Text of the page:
10 Swedish words you won’t find in English Posted by jennie on Mar 27, 2012 in Culture, Swedish Language, Vocabulary
Since I am stuck in bed with a nasty bug today, I will ruthlessly steal this brilliant list from the always equally brilliant page The Local. 10 Swedish words that you won’t find in English (click here for the full story). I have written about this topic before, missing simple words like bakfylleångest (hangover anxiety), kissnödig (in need of a wee) and träningsvärk (achy muscles after a work out) -words that pretty much speak for themselves. This list is slighty different, but boy do we use most of these words in the Swedish daily language. In other words, get a paper and a pen and take notes, friends!
This verb is a tremendously common word in the Swedish language meaning “to have the energy.
Ex: Jag orkar att gå uppför trapporna (I have the energy to walk up the stairs)
It’s used to describe that little coughing noise one makes, often before giving a speech or dislodging cinnamon bun pieces from their throat.
Ex: Jag måste harkla mig! (I must dislodge something from my throat!)
This is an enormously common verb in Swedish, meaning “to find the time” or “to be on time”.
Ex: Hoppas att jag hinner till tåget! (Hopefully I will make it to the train in time!)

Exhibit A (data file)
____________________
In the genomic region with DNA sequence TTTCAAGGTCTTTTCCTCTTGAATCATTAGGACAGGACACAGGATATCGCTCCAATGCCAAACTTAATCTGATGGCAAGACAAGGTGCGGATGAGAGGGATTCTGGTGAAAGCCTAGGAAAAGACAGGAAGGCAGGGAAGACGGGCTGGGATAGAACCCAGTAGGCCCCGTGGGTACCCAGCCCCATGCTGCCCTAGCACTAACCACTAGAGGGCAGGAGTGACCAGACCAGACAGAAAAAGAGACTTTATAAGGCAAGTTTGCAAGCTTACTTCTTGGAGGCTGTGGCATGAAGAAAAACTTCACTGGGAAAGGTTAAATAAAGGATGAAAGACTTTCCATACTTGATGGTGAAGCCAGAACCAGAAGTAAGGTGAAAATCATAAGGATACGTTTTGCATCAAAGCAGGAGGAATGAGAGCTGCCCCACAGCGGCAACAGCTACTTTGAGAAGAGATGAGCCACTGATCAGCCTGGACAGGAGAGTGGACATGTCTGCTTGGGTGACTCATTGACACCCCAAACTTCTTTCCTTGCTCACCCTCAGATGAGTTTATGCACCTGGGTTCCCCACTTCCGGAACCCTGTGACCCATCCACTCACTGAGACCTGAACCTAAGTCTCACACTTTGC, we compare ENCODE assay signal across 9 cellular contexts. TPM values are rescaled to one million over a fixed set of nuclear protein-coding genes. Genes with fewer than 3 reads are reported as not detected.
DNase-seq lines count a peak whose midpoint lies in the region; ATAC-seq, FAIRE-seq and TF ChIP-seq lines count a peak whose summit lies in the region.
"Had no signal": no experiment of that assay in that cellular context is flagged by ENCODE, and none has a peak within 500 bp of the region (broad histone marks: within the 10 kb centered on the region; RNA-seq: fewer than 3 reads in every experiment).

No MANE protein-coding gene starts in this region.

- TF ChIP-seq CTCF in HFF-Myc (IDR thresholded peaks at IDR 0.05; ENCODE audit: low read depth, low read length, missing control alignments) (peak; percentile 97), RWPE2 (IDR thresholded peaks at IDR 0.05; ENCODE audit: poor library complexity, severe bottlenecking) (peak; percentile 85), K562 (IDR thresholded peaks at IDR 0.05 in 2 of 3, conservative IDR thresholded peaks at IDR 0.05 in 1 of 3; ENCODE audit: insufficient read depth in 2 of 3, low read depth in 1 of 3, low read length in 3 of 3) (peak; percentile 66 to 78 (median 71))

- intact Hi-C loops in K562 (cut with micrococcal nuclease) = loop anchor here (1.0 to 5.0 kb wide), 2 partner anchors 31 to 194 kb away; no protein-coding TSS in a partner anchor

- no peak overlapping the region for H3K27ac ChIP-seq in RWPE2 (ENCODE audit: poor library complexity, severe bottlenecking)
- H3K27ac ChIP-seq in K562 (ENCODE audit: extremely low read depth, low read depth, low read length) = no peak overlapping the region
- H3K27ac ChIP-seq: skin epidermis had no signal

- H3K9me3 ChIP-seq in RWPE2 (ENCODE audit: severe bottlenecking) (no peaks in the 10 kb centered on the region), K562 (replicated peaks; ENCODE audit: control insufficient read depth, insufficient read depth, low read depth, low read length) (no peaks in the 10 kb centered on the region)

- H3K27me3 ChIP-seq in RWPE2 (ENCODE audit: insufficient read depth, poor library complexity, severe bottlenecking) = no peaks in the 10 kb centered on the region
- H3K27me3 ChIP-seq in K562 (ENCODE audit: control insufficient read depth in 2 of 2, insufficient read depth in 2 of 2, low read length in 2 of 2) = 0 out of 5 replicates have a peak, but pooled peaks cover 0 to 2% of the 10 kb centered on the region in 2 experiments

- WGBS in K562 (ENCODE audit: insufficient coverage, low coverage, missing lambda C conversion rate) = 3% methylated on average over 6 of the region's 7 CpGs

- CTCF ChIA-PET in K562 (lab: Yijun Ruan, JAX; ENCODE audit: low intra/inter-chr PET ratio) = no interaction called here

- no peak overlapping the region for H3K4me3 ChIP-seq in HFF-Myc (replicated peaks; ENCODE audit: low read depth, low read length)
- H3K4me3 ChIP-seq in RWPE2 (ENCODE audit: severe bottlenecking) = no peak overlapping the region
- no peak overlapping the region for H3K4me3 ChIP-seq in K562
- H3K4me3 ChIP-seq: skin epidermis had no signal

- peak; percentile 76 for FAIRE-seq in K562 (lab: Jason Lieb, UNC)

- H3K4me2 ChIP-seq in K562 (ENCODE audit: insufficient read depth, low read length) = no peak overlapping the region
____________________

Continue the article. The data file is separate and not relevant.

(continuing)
To close your eyes, or to turn a blind eye.
Ex: Blunda så ska du få en överrraskning! (Close your eyes and you will get a surprise!)
We almost have this in English with the word snuggle, but if you’re gonna be mysering in Swedish, you can do it with someone, alone, or even in a café – perhaps “to cosy up” fits the bill.
Ex: Ikväll ska jag mysa framför tv:n! (Tonight, I will cosy up in front of the telly!)
This is becoming increasingly popular in Sweden, and is short for Vård Av Barn (meaning “to be at home because the children need taking care of, but you get paid for it from the government”). In fact, Swedes have even taken to calling February “Vabruary” due to such common child sicknesses.
Anyone who has learnt Swedish will have heard this one by encouraging Swedes. It means “good at it”, or “talented at it”.
Ex: Du är så duktig på att prata svenska! (You are really good at speaking Swedish!)
In terms of common words, you can’t spend a day in Sweden without coming across this word. It can mean troublesome or trying, annoying or difficult, about people, things, events – almost anything. It’s a real all-encompassing word.
Ex: Matte är så himla jobbigt! (Maths is so very difficult!)
Here is a two-for-one package meaning “old man/old lady” and rather endearingly – that is, if you’re saying them in an affectionate voice. In fact, they can be coupled with “lilla gubben” to mean “little guy” for a boy, or “lilla gumman” for a girl.
Ex: Hon är en söt liten gumma (She is a cute little old lady)
As well as being a tongue twister for the rookie Swedish learner, this combination is a brilliant selection of words we desperately need in English. These are the words for your grandparents – (Mothermother, fathermother, motherfather, fatherfather).
Gingerbread gubbe and gumma!